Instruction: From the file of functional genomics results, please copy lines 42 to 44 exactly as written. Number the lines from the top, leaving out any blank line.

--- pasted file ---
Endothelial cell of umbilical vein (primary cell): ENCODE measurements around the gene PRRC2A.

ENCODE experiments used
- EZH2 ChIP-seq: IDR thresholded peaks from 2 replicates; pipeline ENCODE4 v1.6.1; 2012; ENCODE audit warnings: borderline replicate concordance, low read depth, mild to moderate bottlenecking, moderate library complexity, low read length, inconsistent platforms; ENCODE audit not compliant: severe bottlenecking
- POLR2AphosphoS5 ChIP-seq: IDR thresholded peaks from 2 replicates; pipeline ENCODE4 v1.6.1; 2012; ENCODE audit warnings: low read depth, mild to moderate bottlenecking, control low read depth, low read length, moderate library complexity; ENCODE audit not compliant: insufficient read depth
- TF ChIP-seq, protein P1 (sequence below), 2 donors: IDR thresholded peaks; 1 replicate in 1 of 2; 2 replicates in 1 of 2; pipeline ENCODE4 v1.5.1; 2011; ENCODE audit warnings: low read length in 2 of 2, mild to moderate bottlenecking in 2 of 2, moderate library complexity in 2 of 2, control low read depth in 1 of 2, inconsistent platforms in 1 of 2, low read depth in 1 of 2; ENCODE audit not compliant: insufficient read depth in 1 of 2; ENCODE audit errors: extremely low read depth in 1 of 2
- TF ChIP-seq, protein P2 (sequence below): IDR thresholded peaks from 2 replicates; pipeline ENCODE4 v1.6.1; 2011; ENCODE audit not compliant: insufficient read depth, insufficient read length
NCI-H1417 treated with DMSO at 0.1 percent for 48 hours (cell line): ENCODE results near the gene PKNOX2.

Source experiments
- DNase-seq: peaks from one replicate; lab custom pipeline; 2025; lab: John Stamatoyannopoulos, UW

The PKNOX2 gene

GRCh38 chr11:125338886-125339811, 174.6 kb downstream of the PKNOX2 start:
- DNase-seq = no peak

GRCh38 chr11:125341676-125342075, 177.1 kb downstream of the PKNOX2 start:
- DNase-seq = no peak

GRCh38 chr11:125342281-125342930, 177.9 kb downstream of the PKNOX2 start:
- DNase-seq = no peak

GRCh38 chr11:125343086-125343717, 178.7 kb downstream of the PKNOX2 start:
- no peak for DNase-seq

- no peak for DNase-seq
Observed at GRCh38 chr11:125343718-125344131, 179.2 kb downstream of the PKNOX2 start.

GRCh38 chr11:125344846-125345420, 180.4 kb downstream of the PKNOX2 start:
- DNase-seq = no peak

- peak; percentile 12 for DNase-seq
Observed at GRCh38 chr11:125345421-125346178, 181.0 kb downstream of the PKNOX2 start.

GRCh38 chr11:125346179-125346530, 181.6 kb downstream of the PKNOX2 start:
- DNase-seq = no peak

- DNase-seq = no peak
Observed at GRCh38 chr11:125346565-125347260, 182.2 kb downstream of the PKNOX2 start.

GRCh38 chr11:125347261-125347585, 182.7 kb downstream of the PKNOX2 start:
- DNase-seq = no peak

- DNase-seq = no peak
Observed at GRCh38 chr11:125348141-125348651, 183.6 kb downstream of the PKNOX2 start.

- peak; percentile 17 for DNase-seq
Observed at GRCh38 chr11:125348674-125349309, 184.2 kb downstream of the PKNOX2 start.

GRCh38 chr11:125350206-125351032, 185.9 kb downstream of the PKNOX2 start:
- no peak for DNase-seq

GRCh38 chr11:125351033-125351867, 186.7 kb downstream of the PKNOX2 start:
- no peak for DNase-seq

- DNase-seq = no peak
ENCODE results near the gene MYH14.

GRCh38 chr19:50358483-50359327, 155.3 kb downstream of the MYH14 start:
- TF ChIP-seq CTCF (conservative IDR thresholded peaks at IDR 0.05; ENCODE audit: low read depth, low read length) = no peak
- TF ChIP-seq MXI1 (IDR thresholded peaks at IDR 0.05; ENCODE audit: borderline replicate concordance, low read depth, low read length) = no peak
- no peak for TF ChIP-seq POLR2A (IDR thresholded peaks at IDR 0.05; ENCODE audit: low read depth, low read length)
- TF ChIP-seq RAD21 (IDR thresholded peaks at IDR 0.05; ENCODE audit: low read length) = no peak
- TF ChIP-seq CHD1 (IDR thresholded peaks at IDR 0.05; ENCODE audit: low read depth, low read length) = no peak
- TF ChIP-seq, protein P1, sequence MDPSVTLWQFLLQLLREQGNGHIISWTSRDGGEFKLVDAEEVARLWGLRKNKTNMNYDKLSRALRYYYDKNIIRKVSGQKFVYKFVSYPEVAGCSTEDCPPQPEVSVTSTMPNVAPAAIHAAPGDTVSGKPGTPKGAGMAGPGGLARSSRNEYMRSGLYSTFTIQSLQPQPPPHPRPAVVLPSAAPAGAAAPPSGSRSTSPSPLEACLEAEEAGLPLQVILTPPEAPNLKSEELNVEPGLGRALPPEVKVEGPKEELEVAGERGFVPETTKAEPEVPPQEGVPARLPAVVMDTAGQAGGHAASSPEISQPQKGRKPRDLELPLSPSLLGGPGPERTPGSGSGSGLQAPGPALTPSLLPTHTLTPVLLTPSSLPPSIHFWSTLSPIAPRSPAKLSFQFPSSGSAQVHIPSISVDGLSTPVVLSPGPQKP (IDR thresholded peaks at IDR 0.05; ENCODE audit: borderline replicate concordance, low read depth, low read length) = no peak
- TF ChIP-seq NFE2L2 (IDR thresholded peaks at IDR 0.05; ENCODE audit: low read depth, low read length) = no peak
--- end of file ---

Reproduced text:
- TF ChIP-seq CTCF (conservative IDR thresholded peaks at IDR 0.05; ENCODE audit: low read depth, low read length) = no peak
- TF ChIP-seq MXI1 (IDR thresholded peaks at IDR 0.05; ENCODE audit: borderline replicate concordance, low read depth, low read length) = no peak
- no peak for TF ChIP-seq POLR2A (IDR thresholded peaks at IDR 0.05; ENCODE audit: low read depth, low read length)